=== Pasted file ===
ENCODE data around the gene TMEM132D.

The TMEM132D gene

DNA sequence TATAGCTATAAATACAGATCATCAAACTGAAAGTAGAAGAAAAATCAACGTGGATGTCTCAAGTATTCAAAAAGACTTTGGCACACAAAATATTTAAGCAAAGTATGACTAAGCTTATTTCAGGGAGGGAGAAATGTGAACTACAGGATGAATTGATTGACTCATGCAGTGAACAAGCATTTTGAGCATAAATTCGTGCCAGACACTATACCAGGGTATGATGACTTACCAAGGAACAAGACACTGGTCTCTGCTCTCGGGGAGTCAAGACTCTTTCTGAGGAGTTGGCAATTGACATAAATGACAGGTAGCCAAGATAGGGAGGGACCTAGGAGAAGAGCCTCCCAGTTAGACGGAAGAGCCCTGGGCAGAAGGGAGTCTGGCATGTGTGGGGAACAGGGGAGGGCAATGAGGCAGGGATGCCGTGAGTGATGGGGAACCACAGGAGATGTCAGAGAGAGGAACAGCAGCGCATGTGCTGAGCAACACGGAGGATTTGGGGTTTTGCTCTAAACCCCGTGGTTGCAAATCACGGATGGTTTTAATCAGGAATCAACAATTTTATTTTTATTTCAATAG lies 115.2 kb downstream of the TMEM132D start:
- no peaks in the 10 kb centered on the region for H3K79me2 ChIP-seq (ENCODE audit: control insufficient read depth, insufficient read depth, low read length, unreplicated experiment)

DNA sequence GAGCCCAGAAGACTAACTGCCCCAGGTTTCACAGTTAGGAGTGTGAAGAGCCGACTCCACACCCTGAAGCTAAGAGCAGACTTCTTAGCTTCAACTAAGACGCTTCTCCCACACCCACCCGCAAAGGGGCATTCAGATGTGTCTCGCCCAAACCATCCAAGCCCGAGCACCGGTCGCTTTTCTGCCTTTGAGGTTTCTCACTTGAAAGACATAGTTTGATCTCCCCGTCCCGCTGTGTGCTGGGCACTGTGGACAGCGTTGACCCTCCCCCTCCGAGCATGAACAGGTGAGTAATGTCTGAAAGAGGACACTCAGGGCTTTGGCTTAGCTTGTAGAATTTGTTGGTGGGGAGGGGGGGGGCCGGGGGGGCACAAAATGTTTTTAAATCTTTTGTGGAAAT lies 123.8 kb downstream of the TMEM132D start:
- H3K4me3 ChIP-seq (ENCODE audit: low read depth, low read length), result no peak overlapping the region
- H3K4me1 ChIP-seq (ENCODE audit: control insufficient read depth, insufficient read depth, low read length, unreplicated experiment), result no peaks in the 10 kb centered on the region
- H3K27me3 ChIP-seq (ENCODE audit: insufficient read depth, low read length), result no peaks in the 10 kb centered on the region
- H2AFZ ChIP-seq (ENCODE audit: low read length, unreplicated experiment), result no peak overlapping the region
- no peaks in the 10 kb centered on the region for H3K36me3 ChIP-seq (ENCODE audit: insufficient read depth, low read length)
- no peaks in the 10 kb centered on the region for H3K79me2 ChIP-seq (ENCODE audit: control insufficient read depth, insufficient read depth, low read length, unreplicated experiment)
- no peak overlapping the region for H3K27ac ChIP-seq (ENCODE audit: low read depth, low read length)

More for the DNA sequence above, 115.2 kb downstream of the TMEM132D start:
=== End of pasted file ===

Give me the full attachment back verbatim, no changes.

ENCODE data around the gene TMEM132D.

The TMEM132D gene

DNA sequence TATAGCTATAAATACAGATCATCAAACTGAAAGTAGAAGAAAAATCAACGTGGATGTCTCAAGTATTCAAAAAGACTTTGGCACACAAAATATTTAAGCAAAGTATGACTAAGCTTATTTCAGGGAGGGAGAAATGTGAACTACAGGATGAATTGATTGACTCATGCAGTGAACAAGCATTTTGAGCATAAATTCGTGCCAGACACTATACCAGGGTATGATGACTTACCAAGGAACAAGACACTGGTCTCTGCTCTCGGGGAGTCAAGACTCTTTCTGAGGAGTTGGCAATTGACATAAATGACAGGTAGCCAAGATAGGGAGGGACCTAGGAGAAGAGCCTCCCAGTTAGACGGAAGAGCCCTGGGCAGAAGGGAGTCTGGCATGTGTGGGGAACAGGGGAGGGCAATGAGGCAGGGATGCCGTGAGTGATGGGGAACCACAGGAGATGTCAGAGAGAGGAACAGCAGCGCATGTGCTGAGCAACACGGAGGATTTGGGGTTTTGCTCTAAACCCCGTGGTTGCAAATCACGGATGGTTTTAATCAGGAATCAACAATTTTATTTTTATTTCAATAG lies 115.2 kb downstream of the TMEM132D start:
- no peaks in the 10 kb centered on the region for H3K79me2 ChIP-seq (ENCODE audit: control insufficient read depth, insufficient read depth, low read length, unreplicated experiment)

DNA sequence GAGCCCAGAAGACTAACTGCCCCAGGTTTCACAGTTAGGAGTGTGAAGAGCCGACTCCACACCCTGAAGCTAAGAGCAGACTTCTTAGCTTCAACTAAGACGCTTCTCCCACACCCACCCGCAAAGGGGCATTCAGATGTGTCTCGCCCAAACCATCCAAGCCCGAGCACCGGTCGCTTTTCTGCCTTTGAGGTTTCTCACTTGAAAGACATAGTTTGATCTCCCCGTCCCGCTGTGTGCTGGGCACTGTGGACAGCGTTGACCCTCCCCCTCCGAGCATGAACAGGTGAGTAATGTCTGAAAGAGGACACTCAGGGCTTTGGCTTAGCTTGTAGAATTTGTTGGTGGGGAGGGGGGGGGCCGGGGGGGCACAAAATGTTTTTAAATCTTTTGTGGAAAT lies 123.8 kb downstream of the TMEM132D start:
- H3K4me3 ChIP-seq (ENCODE audit: low read depth, low read length), result no peak overlapping the region
- H3K4me1 ChIP-seq (ENCODE audit: control insufficient read depth, insufficient read depth, low read length, unreplicated experiment), result no peaks in the 10 kb centered on the region
- H3K27me3 ChIP-seq (ENCODE audit: insufficient read depth, low read length), result no peaks in the 10 kb centered on the region
- H2AFZ ChIP-seq (ENCODE audit: low read length, unreplicated experiment), result no peak overlapping the region
- no peaks in the 10 kb centered on the region for H3K36me3 ChIP-seq (ENCODE audit: insufficient read depth, low read length)
- no peaks in the 10 kb centered on the region for H3K79me2 ChIP-seq (ENCODE audit: control insufficient read depth, insufficient read depth, low read length, unreplicated experiment)
- no peak overlapping the region for H3K27ac ChIP-seq (ENCODE audit: low read depth, low read length)

More for the DNA sequence above, 115.2 kb downstream of the TMEM132D start: